Living Statues in Colonial History

2016-01-15 10.20.26We know that children learn best when they tap into multiple areas of their brains. Combining kinesthetic and artistic approaches with more traditional demonstrations of learning provides our students with ways to construct meaning for themselves in deep and lasting ways. Last week Katie Mactaggart and Hilary Simons’ fourth grade students created a living museum as a part of their latest research project. Students have been researching people from the colonial period in United States History. As a way of showing what they have learned from their research and a means of preparing for a traditional research paper, they became museum statues embodying their research subject. The Lower School lobby and halls were transformed into the museum. 2016-01-15 10.20.31Parents and other Lower School students visited the museum. As the visitors approached a museum “exhibit” the statue would come alive and share with their visitors something about their life in colonial America, their role in the American Revolution, or their role in the creation of the United States. The student poise and knowledge were remarked upon by all visitors. Having an authentic audience for sharing their learning, engaging multiple intelligences and pulling in several strands of our social studies, research, and public speaking  school wide focuses make this project a great example of Action Based Education.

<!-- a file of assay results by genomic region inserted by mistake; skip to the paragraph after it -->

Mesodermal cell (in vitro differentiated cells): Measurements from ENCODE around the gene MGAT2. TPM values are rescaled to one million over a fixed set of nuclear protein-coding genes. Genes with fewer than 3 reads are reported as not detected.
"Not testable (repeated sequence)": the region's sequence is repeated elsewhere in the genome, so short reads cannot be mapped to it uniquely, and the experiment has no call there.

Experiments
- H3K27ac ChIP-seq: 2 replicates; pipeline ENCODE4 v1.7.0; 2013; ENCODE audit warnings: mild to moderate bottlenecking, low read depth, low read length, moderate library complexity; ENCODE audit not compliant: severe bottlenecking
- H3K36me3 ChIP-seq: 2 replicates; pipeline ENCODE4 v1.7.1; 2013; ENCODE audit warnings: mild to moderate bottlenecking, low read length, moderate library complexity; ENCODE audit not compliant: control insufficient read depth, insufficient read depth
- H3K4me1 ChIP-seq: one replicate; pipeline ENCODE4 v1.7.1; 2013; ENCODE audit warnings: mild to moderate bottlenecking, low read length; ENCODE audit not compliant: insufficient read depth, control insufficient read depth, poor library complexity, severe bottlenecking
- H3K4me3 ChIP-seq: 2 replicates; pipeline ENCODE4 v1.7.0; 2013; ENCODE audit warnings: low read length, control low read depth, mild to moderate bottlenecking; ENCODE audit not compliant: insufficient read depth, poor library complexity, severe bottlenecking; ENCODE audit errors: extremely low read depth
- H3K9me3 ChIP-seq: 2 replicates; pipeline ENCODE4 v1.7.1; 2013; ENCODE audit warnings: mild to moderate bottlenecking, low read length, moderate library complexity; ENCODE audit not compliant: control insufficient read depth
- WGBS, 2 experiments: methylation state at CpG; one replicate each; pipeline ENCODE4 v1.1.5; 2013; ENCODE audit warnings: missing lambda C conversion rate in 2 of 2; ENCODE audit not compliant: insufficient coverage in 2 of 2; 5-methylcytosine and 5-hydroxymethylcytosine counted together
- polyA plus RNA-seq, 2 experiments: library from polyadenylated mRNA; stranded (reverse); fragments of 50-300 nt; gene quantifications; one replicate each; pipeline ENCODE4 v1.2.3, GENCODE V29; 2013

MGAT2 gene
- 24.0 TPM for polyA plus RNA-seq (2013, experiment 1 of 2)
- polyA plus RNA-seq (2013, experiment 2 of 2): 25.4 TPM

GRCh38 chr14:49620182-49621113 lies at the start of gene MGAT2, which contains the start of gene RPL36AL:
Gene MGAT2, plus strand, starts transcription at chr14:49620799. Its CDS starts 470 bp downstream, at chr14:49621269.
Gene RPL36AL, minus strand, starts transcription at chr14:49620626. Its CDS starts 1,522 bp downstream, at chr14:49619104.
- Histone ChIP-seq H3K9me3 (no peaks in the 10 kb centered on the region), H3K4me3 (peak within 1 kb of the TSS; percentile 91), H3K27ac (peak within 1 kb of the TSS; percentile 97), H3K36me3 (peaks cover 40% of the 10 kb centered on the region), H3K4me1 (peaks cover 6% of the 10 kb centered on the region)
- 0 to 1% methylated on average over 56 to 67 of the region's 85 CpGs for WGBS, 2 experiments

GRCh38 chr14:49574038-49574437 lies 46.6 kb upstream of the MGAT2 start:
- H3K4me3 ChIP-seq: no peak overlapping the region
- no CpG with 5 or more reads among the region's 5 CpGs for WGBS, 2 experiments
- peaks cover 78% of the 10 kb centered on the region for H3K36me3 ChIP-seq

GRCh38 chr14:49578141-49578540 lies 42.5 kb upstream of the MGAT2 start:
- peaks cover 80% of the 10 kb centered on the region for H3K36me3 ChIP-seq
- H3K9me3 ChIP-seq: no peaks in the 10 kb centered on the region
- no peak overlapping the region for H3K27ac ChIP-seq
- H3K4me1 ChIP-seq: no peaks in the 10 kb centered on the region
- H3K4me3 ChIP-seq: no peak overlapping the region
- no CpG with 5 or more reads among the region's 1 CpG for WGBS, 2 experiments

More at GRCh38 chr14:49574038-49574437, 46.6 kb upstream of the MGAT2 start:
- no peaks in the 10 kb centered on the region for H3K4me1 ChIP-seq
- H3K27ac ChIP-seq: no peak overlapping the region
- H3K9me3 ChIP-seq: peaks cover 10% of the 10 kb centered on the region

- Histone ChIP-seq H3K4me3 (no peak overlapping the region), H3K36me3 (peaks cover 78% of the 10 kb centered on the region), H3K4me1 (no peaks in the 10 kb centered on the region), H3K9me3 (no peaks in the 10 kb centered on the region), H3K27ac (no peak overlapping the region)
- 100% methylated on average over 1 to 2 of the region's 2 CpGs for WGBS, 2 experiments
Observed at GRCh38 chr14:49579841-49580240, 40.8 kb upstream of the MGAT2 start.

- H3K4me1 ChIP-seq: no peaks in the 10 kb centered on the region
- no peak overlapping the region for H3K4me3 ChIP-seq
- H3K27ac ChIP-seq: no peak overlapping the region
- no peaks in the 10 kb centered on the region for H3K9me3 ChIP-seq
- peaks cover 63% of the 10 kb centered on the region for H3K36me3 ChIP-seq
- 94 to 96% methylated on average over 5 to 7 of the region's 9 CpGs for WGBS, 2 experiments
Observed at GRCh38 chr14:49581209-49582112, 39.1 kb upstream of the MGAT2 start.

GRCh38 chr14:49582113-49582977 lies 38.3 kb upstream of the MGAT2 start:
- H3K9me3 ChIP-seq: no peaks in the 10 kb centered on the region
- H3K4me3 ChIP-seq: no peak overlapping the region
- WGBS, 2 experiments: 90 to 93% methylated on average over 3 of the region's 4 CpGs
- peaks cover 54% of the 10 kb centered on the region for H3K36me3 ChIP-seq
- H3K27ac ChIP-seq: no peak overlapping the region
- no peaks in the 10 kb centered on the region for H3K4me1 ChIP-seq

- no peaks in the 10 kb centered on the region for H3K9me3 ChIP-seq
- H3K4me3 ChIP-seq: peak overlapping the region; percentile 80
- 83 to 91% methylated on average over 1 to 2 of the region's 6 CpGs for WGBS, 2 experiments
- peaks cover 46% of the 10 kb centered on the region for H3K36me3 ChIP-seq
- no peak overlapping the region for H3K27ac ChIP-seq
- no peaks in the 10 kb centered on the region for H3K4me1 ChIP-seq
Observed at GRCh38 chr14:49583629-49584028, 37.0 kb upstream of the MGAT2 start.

This entry was posted in Action Based Education, Friends Schools, History, Information Literacy, Research and tagged , , , , , , , , , . Bookmark the permalink.

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